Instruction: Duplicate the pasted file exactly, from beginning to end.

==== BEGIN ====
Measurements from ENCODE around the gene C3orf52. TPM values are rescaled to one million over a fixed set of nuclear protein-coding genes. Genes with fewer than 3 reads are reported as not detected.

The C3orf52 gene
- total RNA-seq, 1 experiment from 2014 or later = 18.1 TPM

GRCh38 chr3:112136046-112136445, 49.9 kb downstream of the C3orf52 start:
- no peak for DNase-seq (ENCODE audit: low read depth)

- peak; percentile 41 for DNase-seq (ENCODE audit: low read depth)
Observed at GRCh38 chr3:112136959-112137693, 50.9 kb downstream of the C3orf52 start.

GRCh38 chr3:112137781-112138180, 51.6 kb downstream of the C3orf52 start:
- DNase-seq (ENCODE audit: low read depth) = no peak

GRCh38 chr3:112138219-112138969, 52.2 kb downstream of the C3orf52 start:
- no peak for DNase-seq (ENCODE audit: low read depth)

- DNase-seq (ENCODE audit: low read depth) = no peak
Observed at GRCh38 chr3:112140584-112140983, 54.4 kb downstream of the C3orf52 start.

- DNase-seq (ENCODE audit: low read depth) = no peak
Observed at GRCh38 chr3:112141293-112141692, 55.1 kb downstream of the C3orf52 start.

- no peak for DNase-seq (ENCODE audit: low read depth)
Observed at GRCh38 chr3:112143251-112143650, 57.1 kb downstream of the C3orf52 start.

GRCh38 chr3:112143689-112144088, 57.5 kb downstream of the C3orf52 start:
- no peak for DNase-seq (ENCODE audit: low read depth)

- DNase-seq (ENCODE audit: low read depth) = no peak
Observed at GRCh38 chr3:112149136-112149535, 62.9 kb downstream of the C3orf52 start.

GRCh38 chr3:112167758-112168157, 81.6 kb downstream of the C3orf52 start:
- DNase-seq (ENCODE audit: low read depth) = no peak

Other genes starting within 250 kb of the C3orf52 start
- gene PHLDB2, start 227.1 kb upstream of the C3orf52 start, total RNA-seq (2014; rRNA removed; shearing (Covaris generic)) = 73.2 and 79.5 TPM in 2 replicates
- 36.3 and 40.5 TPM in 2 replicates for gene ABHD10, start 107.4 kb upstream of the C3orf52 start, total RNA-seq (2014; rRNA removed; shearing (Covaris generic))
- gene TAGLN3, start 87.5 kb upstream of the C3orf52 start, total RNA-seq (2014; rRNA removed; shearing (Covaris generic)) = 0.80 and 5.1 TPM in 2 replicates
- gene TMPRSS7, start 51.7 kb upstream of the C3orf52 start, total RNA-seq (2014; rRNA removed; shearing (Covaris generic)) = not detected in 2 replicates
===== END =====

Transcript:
Measurements from ENCODE around the gene C3orf52. TPM values are rescaled to one million over a fixed set of nuclear protein-coding genes. Genes with fewer than 3 reads are reported as not detected.

The C3orf52 gene
- total RNA-seq, 1 experiment from 2014 or later = 18.1 TPM

GRCh38 chr3:112136046-112136445, 49.9 kb downstream of the C3orf52 start:
- no peak for DNase-seq (ENCODE audit: low read depth)

- peak; percentile 41 for DNase-seq (ENCODE audit: low read depth)
Observed at GRCh38 chr3:112136959-112137693, 50.9 kb downstream of the C3orf52 start.

GRCh38 chr3:112137781-112138180, 51.6 kb downstream of the C3orf52 start:
- DNase-seq (ENCODE audit: low read depth) = no peak

GRCh38 chr3:112138219-112138969, 52.2 kb downstream of the C3orf52 start:
- no peak for DNase-seq (ENCODE audit: low read depth)

- DNase-seq (ENCODE audit: low read depth) = no peak
Observed at GRCh38 chr3:112140584-112140983, 54.4 kb downstream of the C3orf52 start.

- DNase-seq (ENCODE audit: low read depth) = no peak
Observed at GRCh38 chr3:112141293-112141692, 55.1 kb downstream of the C3orf52 start.

- no peak for DNase-seq (ENCODE audit: low read depth)
Observed at GRCh38 chr3:112143251-112143650, 57.1 kb downstream of the C3orf52 start.

GRCh38 chr3:112143689-112144088, 57.5 kb downstream of the C3orf52 start:
- no peak for DNase-seq (ENCODE audit: low read depth)

- DNase-seq (ENCODE audit: low read depth) = no peak
Observed at GRCh38 chr3:112149136-112149535, 62.9 kb downstream of the C3orf52 start.

GRCh38 chr3:112167758-112168157, 81.6 kb downstream of the C3orf52 start:
- DNase-seq (ENCODE audit: low read depth) = no peak

Other genes starting within 250 kb of the C3orf52 start
- gene PHLDB2, start 227.1 kb upstream of the C3orf52 start, total RNA-seq (2014; rRNA removed; shearing (Covaris generic)) = 73.2 and 79.5 TPM in 2 replicates
- 36.3 and 40.5 TPM in 2 replicates for gene ABHD10, start 107.4 kb upstream of the C3orf52 start, total RNA-seq (2014; rRNA removed; shearing (Covaris generic))
- gene TAGLN3, start 87.5 kb upstream of the C3orf52 start, total RNA-seq (2014; rRNA removed; shearing (Covaris generic)) = 0.80 and 5.1 TPM in 2 replicates
- gene TMPRSS7, start 51.7 kb upstream of the C3orf52 start, total RNA-seq (2014; rRNA removed; shearing (Covaris generic)) = not detected in 2 replicates